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The invasion of the British into the Chinese territory were spearheaded by the opium strategy, and Amitav Ghosh revives the history with the “Sea of Poppies” trilogy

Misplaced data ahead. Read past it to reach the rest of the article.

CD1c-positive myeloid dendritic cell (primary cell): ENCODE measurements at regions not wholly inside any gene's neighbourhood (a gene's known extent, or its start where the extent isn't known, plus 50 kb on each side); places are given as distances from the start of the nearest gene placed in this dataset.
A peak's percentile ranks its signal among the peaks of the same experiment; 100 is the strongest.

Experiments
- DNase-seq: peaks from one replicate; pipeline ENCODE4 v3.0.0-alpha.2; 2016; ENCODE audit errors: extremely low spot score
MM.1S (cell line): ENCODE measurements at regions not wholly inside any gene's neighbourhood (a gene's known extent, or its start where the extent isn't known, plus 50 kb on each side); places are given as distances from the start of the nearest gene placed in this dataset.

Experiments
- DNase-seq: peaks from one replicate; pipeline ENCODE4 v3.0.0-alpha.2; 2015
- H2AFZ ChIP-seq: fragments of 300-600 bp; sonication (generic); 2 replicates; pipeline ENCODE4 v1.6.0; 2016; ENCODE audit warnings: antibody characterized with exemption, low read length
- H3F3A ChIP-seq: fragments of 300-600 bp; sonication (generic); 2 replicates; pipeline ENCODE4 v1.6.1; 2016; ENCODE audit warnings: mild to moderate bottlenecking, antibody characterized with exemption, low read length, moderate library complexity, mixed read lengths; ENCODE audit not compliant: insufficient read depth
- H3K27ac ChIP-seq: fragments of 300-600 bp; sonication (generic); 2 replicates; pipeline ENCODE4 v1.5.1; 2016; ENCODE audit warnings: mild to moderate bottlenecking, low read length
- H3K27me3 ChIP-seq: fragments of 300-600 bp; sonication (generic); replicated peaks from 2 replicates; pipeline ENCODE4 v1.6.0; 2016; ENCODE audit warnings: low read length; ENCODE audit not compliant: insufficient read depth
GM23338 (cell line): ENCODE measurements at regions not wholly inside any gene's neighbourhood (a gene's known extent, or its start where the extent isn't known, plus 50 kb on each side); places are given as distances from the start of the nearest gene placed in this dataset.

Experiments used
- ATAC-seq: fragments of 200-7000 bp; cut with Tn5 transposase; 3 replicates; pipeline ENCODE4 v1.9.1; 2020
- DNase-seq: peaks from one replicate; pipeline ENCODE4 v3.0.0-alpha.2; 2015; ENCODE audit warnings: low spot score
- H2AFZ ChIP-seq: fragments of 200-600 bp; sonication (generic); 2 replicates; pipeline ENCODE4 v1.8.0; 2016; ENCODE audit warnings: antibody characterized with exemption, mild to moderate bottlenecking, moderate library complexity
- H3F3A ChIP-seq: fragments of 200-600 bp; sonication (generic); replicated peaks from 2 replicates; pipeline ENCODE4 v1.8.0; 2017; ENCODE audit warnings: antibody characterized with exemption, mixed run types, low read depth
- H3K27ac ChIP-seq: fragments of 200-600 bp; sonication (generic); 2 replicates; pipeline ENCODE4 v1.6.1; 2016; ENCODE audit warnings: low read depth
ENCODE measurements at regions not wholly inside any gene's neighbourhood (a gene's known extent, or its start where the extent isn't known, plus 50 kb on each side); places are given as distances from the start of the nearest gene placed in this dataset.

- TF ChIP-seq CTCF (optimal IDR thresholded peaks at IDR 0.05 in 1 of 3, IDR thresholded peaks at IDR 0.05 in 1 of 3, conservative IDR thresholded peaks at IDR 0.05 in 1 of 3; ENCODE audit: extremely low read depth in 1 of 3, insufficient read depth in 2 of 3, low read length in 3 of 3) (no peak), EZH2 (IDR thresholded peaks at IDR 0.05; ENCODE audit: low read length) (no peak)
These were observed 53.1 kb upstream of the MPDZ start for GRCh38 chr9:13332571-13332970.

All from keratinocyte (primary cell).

While being in the Oxford for pursuing the doctorate, Amitav Ghosh came across the history of the British invasion into the Chinese arena. It was the opium that the British relied on, and there started the war of the opium for the supremacy over the land. In his ambitious new novel, “Sea of Poppies,” a finalist for this year’s Man Booker Prize, Amitav Ghosh attempts to fill in the blanks left by the archives. Set partly in Bengal, the scene of Grierson’s inquiry, and drawing on accounts the Englishman left, it opens in 1838 on the eve of the Opium Wars. A former slave ship called the Ibis has been refitted to transport coolies from Calcutta to the sugar estates of Mauritius, and for hundreds of pages we watch as its crew and passengers are slowly assembled until it finally gets on its way. The first in a projected trilogy, “Sea of Poppies is big and baggy, a self-styled epic with colossal themes and almost a dozen major characters, including the son of an American slave (who is passing as white), the orphaned daughter of a French botanist (who is passing as a coolie) and an Anglophile raja (who has been wrongly sentenced to a penal colony on Mauritius). But a majority onboard are Indian peasants from the opium-producing countryside, forced by famine or scandal to seek a new life elsewhere. Devoted to reinvention, Ghosh’s plot focuses on one of these villagers: Deeti, a widow who assumes another name and the (lower) caste of a new love as they escape together on the Ibis. There is a glossary of sorts at the back, but after a few exchanges, you get the gist – which is just about what the characters themselves get as they attempt to bridge linguistic impasses. Struggling to decode the strange patois, then slipping into its lilts and rhythms, illuminates how malleable language is, how much we mold and shape it to our own contexts and purposes, and yet so often view it as a rigid structure not to be tampered with. The pidgin tongue isn't always easy reading, but it's certainly fun. A class act that RightBooks.in is proud to host, and your visit to the link at www.rightbooks.in/product_details.asp?pid=9780143066156&Sea%20of%20Poppies places it right before you.

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